Just a few years ago the idea of someone hacking into your organization’s network through your HVAC system, or through an employee’s watch would have been ridiculous. But now?
Welcome to IoT, or the Internet of Things, a somewhat casual name for a quickly-growing industry—physical objects outside computers that feature Internet connectivity to communicate and function. The number of IoT devices are growing rapidly—from two billion in 2006 to an estimated 200 billion by 2020, according to Intel. The economic impact of this emerging industry is easily in the trillions of dollars. IoT devices not only include appliances and wearable technology, but can also be found in homes, schools, retail businesses and manufacturing plants. They can connect to heart or blood pressure monitors, track inventory, record customer behavior, or facilitate communication and private database access.
Unfortunately, like everything that utilizes the Internet, these gadgets can introduce threats into a network. A study commissioned by Hewlett Packard, found an alarming 60% of the IoT devices they studied raised security concerns.
We’ve already highlighted, in early blog posts, many malicious hacker schemes (see our two-part phishing series: Part One and Part Two ) and the importance of guarding against them. But Garner analysts predict that more than 25% of all cyberattacks will involve IoT devices by 2020. So how can your employees and your organization take advantage of the convenience of IoT internet-connectivity without compromising security?
How vulnerable am I?
Security measures are often dependent on the manufacturers creating the IoT products, but security is not always their top priority when it adds cost and diminishes their profits. As a result, many manufacturers are often ignoring standard security protocols, using older and unprotected software, not incorporating standard encryption techniques when transmitting data, using simplified passwords and so on.
Hacking into a smart thermostat, for example, might need nothing more than its URL, which can then be used as a gateway into an entire network. A hacker could also, theoretically, take over the entire HVAC system and keep it set for 99 degrees unless a ransom is paid. This scenario, and the threat of ransomware in connection with IoT devices in general, is something many experts are taking seriously.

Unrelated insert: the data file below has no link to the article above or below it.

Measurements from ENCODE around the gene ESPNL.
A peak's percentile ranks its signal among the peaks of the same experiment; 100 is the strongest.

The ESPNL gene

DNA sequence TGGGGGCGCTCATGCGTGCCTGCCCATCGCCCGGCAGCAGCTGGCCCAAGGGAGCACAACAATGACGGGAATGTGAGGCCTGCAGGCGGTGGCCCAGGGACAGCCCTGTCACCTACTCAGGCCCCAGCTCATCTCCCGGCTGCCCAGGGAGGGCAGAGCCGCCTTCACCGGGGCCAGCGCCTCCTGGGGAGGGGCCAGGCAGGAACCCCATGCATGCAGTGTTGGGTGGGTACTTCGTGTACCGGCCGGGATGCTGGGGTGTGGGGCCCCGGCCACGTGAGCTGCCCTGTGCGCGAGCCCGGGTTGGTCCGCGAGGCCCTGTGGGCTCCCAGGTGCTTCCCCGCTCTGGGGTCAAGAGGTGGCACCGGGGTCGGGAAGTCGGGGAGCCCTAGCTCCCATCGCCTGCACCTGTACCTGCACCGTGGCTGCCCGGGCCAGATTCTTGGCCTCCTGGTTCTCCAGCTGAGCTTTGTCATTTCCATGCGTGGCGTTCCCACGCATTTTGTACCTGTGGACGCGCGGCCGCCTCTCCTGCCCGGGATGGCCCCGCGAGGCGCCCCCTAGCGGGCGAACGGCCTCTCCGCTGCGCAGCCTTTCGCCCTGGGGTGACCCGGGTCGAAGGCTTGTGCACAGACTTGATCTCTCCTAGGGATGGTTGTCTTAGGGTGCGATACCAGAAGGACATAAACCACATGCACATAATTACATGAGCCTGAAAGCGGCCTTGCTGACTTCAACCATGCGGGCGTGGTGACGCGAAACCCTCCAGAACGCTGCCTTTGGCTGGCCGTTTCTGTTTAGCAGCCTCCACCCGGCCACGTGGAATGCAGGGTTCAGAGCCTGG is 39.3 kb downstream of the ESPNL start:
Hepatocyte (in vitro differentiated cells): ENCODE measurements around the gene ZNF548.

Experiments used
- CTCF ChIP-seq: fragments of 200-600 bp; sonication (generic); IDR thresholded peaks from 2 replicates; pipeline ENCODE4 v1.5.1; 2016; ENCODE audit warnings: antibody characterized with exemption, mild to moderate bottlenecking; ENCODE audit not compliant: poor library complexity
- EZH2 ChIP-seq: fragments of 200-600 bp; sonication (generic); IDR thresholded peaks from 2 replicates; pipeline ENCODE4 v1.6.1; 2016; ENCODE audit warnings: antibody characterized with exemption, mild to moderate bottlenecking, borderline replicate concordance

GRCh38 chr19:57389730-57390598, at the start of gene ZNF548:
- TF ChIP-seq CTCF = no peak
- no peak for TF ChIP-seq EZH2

That’s why companies like Forrester Research are beginning to look closely at the problem and question the lack of solutions. In a recent study, titled The 13 most relevant and important IoT security technologies, Forrester warns “there is no single, magic security bullet that can easily fix all IoT security issues.”
Among the many concerns are:
A gap in technical sophistication
As the saying goes, a chain is only as strong as its weakest link. A complex system of connected devices introduces many areas of entry for, and without a comprehensive, end-to-end approach, used by every access point to a network, vulnerabilities will exist.
A lack of accepted standards
As global consulting company McKinsey & Company reports, “The IoT lacks well-established overarching standards that describe how the different parts of the technology stack should interact.” Larger companies are developing their own solutions, but often piecemeal and without the greater landscape in mind.
A lack of priority
For the most part, end users view IoT security as a commodity, and not a necessity. While many customers and producers realize that security is essential, they don’t want to pay for it with higher prices. That has greatly limited the spread of proper security protocols in both consumer and B2B IoT products.
It is not yet clear who will take the lead in developing end-to-end security solutions for the IoT, but the need for solutions is evident. Regulations, or at least guidelines, are needed to add clarity and compatible methods of security for all.
What can I do?
IoT security issues may not seem critical now, but they could become so if you ignore them. “When it comes to IoT and security, I think it’s nearly impossible to overstate the need and the critical nature of security readiness,” says Laura DiDio, research director at 451 Research, “Threats are everywhere. This is a situation where organizations and their IT departments are well served by being a bit paranoid rather than being lax.”
Whether your company regularly uses IoT devices on a regular basis for ‘smart’ technology, or your employees are connecting to your network with their wristwatch, you’re at risk. A partner like Single Path can help identify trouble spots, give advice on how to prevent problems, and also provide guidance if problems do happen. Let us show you all our security solutions, from performing a desktop risk assessment to employee activity logging and analysis.